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to have on stage and i realized i had a fourth one in her and i need he had someone who could talk to him like that. they have a lively relationship. >> she ended up being a good tart part of the story and the story is carter and begin and sadat and brzezinski and others, it's such a wonderful throw back to a time that seems like a long time ago, but as you note, very correctly, we're still talking about this so much and while the personalities may be different, the issues are many the same. >> the camp david accords were in two parts. one is israel and egypt and that's the peace that's been established and not been violated violated. the second part was a framework for peace between israel and the palestinians and that's not been implemented and every single attempt to bring peace between them since then is simply an
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attempt to finalize the camp david accords. that part that's never been completed. >> and the area of the world we're talking about is just a mess. >> yeah. >> we sit here against the backdrop of the president's speech, how are we going to deal with the new terrorist threats and the most problematic threat since 9/11, it's said, and some way, the situation with israel is kind of to the side at the moment although unresolved. it's hard to know what to make of this part of the world. you've written extensively about this part of the world. you yourself lived in egypt and you know, generally speaking that part of the world you don't know enough to comment on it. what do you make of this. >> i've been trying to work out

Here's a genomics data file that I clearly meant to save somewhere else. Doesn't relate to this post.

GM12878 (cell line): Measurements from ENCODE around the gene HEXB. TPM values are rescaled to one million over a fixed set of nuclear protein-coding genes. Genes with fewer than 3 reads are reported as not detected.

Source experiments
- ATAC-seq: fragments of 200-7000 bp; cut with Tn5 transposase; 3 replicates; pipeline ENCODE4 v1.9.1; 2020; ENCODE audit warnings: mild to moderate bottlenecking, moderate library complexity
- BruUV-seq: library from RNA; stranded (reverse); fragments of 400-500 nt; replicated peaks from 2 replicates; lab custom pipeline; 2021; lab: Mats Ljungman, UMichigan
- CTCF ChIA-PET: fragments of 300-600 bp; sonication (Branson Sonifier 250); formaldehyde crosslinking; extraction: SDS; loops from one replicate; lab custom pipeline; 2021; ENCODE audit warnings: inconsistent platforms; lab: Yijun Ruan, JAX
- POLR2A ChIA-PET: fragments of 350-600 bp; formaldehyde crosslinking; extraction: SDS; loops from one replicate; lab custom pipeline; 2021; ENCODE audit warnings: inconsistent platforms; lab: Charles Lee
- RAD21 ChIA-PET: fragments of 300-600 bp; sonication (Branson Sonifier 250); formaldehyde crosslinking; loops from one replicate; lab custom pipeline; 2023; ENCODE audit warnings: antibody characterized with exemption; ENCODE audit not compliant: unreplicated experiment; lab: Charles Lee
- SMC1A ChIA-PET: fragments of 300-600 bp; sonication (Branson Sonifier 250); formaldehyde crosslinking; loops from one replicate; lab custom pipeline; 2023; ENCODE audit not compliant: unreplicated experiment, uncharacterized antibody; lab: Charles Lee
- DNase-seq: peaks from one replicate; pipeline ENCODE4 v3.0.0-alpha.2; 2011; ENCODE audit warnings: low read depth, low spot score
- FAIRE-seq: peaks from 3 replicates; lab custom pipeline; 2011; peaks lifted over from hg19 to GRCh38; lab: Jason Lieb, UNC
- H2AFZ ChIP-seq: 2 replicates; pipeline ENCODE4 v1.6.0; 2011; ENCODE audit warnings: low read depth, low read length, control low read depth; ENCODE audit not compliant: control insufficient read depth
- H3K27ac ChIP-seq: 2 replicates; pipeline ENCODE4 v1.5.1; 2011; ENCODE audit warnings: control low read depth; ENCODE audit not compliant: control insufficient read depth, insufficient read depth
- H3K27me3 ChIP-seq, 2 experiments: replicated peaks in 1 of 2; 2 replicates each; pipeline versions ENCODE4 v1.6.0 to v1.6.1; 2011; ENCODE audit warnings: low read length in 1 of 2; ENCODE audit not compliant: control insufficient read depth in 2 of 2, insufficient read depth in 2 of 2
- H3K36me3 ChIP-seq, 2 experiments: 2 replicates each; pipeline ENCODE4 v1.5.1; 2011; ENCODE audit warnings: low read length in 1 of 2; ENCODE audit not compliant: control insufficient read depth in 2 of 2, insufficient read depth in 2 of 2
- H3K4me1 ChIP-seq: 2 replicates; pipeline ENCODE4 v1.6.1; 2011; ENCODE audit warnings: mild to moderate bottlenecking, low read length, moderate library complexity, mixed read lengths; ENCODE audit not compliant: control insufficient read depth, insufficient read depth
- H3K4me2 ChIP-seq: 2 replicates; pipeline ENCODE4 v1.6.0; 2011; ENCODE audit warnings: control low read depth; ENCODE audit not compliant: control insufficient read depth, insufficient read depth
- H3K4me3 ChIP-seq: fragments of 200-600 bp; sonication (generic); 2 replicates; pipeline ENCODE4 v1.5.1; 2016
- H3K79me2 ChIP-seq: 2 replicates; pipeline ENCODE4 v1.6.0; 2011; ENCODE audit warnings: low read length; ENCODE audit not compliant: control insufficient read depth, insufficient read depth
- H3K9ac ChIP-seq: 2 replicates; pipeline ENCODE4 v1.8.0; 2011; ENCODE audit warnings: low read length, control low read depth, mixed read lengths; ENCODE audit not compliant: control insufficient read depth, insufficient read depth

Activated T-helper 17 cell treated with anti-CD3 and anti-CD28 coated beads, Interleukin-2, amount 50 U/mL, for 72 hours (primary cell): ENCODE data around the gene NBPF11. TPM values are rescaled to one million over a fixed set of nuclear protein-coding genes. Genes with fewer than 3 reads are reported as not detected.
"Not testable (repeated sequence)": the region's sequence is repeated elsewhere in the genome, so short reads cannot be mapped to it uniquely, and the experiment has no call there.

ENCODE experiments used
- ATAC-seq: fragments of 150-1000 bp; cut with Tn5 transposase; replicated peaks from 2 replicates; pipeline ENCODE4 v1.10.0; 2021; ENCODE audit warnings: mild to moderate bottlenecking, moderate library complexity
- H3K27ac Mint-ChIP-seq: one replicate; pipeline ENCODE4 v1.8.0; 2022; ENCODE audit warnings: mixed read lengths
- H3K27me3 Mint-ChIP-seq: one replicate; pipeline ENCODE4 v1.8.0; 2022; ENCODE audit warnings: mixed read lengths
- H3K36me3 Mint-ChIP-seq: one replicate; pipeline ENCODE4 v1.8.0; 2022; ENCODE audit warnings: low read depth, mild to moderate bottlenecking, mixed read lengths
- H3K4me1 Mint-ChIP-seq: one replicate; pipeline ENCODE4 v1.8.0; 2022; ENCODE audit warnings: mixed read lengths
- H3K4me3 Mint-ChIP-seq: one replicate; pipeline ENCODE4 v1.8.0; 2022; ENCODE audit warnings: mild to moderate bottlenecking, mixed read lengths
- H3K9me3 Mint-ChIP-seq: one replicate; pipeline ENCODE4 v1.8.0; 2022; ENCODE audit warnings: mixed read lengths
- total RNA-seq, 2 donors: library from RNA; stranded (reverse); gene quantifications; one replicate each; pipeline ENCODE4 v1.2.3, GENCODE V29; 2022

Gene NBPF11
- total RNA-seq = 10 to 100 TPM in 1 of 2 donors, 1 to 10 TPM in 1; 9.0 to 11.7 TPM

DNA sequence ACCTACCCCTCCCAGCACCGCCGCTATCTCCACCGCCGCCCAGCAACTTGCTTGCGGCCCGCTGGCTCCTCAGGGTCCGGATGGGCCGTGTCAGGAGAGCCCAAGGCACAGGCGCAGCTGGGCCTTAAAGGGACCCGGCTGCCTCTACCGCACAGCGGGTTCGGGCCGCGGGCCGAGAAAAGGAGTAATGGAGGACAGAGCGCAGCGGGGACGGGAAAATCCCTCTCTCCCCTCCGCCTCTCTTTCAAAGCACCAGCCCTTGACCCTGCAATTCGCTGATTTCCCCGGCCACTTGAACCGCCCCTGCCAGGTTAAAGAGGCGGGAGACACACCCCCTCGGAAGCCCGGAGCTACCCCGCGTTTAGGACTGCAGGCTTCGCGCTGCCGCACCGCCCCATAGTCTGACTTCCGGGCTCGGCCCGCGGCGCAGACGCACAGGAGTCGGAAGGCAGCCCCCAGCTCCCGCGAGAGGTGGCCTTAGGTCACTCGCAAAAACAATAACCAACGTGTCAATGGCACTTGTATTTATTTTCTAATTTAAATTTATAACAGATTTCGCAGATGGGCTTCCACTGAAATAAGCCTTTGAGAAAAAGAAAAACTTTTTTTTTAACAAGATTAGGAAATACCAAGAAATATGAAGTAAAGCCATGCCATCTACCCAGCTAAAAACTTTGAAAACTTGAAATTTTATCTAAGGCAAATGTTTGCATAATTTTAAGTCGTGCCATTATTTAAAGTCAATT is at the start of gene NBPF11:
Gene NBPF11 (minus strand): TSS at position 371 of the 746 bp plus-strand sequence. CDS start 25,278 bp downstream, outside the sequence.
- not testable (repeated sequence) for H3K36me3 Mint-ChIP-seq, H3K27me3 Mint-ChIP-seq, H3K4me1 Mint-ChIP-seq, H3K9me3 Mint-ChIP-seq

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a language to -- the logic of the war and the logic of peace and right now we're in the logic of war and there was president obama explaining to the american people why we have to go to war in iraq again. although he doesn't like to call it war. but that's essentially what we're being asking to go. and in the logic of war what he's proposing is perfectly reasonable. as long as you're fighting against this kind of military force, then, you know, military force seems to be called for. but if you notice, the one thing that's succeeded is the peace between israel and egypt and we don't talk about making peace. we're talking about making war. and so what -- how could we resolve this? we're essentially talking about several areas of conflict that could be peacefully resolved. one is the israelis and